CLASSIC CAESAR SALAD AND THE STORY BEHIND IT

Posted: December 7, 2018 in Food, Recipes
Tags: , , ,

For my family, a Caesar salad is the only salad to serve on special occasions. It’s another great addition to our Thanksgiving and Christmas table. But it all starts with a little history…

If someone told me that the classic Caesar salad was invented in Tijuana, Mexico, I’d say they were crazy. But that’s one bizarre truth in the creation of one of the world’s most iconic salads.

Famous restaurateur, Caesar Cardini, ran a restaurant in San Diego back in the early 1900’s. But when Prohibition hit the states, he opened another location in Mexico…Tijuana, to be exact, luring many of the day’s Hollywood stars across the border. They could gamble in Mexico, and they could feast on food and alcohol at Cardini’s.

The story goes that one July 4th, they were running out of food, and thinking quickly, Cardini created a salad at the spur of the moment, using only the ingredients he could find in the kitchen. Having the chef assemble the salad tableside meant it came with a grand performance, and word quickly spread of the incredible “Caesar salad.” (Cardini named it after himself.) Cardini’s is still at its original Tijuana location, and they serve thousands of Caesar salads, with a flamboyant tableside show, to tourists.

Though Cardini didn’t believe anchovies should be in his salad (they say Worcestershire was used instead), anchovies were eventually added when his brother, Alex, tweaked the recipe years later. (The Worcestershire was removed.)

It needs to be said that raw egg yolks are used in Caesar salad, and if you’re not comfortable using them because of salmonella concerns, you shouldn’t. Sometimes coddled eggs (slightly boiled) are used. Some stores, though not many, sell pasteurized eggs in the shell. I haven’t had a chance to use them–or even find them. Many recipes contain a variety of egg substitutes. But for me, it ain’t a Caesar without raw egg, so I’m willing to take my chances.

The Caesar salad that I compare all others to is the one my wife first made for me when we were dating. I don’t want to say that it convinced me to marry her, but it certainly factored into the equation!

 

The ingredients.

 

In presenting this Caesar salad recipe, my wife had promised the friend who first made this recipe for her that she would never reveal all of its secrets. But the great thing about recipes is that one slight change is all it takes to make someone else’s recipe your own…and that’s exactly what I did. No promises broken!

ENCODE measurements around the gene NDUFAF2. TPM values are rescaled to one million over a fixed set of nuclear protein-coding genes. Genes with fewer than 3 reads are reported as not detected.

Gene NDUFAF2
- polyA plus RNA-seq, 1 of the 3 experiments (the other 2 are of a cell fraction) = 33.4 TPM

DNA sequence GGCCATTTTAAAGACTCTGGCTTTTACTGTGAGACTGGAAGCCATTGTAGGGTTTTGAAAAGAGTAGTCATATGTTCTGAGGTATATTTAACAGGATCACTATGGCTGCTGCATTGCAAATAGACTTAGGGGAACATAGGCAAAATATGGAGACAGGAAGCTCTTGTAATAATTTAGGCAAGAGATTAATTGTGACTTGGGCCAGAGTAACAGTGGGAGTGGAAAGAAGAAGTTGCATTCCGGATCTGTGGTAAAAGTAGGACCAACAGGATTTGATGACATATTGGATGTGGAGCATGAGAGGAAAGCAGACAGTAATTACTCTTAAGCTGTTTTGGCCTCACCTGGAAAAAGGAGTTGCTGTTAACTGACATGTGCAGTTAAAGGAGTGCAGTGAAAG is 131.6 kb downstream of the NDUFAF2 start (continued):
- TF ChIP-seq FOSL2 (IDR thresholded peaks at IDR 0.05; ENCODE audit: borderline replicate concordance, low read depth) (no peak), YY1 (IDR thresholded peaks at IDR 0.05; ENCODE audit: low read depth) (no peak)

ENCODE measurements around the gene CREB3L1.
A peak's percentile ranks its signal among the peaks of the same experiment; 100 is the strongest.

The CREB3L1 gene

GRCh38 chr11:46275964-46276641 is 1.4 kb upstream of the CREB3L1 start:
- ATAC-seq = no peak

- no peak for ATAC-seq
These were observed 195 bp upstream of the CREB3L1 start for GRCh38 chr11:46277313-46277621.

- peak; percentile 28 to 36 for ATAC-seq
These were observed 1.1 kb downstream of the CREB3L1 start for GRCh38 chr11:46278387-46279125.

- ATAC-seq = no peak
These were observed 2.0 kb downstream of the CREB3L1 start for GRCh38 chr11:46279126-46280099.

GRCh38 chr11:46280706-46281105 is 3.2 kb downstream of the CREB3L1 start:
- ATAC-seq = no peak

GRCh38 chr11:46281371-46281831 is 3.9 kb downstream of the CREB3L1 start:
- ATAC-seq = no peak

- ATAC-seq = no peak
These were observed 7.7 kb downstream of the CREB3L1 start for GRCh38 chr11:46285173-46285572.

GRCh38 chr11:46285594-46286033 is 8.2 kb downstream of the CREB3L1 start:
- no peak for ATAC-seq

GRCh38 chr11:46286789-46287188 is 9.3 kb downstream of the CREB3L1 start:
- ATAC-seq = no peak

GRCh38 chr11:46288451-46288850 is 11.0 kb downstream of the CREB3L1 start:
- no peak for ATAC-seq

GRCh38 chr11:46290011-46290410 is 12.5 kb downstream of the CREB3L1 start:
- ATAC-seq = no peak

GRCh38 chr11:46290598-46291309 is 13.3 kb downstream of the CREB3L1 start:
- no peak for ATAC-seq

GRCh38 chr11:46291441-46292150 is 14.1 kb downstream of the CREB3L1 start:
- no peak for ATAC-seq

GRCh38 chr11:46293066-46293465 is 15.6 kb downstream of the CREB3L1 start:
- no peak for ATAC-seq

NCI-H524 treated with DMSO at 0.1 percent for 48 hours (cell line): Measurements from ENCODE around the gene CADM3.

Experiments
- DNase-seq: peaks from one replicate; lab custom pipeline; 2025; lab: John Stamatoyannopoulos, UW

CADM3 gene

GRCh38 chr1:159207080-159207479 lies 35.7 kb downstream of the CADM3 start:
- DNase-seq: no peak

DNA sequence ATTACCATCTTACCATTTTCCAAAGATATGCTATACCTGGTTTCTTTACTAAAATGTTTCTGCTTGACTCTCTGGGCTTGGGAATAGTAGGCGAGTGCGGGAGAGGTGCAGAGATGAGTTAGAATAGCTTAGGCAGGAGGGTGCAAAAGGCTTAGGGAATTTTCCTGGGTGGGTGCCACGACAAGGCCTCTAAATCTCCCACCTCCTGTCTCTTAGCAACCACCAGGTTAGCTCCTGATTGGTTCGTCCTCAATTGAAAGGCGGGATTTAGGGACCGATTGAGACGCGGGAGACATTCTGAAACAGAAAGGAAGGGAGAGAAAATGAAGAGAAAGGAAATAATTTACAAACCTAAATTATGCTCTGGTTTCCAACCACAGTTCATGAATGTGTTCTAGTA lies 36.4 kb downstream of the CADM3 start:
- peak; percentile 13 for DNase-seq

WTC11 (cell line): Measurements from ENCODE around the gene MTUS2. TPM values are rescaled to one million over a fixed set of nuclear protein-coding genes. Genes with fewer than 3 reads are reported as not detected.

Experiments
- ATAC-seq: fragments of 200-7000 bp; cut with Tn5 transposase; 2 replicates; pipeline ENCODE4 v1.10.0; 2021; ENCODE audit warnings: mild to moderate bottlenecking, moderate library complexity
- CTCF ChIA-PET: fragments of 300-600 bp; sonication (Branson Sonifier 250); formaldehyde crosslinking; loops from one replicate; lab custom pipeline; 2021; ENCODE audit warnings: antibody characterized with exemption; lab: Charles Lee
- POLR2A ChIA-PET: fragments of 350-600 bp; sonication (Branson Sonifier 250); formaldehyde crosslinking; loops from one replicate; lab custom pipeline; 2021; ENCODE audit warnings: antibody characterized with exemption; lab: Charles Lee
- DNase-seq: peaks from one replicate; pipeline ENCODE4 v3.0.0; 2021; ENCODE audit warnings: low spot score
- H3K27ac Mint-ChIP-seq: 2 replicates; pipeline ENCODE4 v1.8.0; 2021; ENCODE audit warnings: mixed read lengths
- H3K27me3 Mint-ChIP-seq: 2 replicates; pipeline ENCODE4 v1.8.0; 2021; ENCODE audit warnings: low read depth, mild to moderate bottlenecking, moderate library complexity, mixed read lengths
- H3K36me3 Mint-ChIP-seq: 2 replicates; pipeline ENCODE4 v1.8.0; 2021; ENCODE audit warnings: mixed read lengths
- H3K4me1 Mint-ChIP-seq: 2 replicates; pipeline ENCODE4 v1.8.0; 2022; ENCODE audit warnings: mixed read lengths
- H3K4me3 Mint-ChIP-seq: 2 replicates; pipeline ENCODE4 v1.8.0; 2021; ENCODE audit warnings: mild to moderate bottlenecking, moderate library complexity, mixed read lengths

The first really important ingredient to get is a wooden bowl. No other bowl will do. We have an old wooden bowl at home with almost mystical properties that is used for nothing but our Caesar salad, and I have to say that it makes all the difference in the world.

 

The mystical wooden bowl. Years of Caesar salads have given it a special seasoning.

 

Once you have the bowl, what matters most is the freshest, best quality ingredients you can find: farm-fresh eggs, not supermarket ones…Parmigiano Reggiano, not generic Parmesan. The best quality extra virgin olive oil. Fresh lemon juice. Freshly cracked black pepper. High-quality anchovies. And organic Romaine lettuce, assuming there’s no recall like we’ve had recently. (Organic bibb or leaf lettuces make great substitutes.)

After that, it’s all about the love.

 

The process begins…

 

4 raw egg yolks
8 oz. good quality extra virgin olive oil
2 tablespoons Dijon mustard
1 1/2 teaspoons black pepper
4 anchovies
the juice of 1 lemon
4 oz. grated Parmigiano Reggiano cheese
2 heads organic Romaine lettuce, washed, stems removed, torn by hand

 

Place the egg yolks in the wooden bowl and whisk them until well mixed.

While whisking the yolks, pour the olive oil in the bowl VERY SLOWLY, whisking all the time, never stopping. Keep pouring the olive oil slowly until you’ve whisked all of it into the eggs and you get a beautiful emulsion.

Keep whisking and add the Dijon mustard, then the black pepper.

In a separate small bowl, mash the anchovies with a fork–even better, use a mortar and pestle, if you have one. Don’t leave any chunks. Slowly add the mashed anchovies to the wooden bowl, mixing them in with the whisk to combine the ingredients. You want them to dissolve completely in the dressing.

Once the dressing has reached its desired consistency, add the lemon juice and whisk some more.

Whisking slowly, sprinkle in the Parmigiano Reggiano.

When it’s all mixed together, dip a finger in the dressing and give it a taste. Does it need more lemon juice to cut the oil? Slice a second lemon and add a little. Taste again. Is the tartness of the cheese dancing on your tongue? If not, grate more and add a little more. Enough black pepper? There should be enough salt from the anchovies and cheese.

If you think you’ve “got it,” add the Romaine leaves to the salad bowl and toss gently to coat the lettuce.

When serving, top each salad serving with a little more cheese. Extra anchovies are optional.

 

 

If you’re saying “where’s the garlic?” …you’re right. Every good Caesar needs some. This recipe would use about 1 tablespoon of fresh, finely chopped garlic, added after the mustard. If I’m cooking alone, I always add the garlic. But we have people in our household that are allergic to garlic, so when family is here, we leave it out. The flavors of the dressing are so deliciously intense, you’ll be surprised how good it is without it!

 

 

 

 

 

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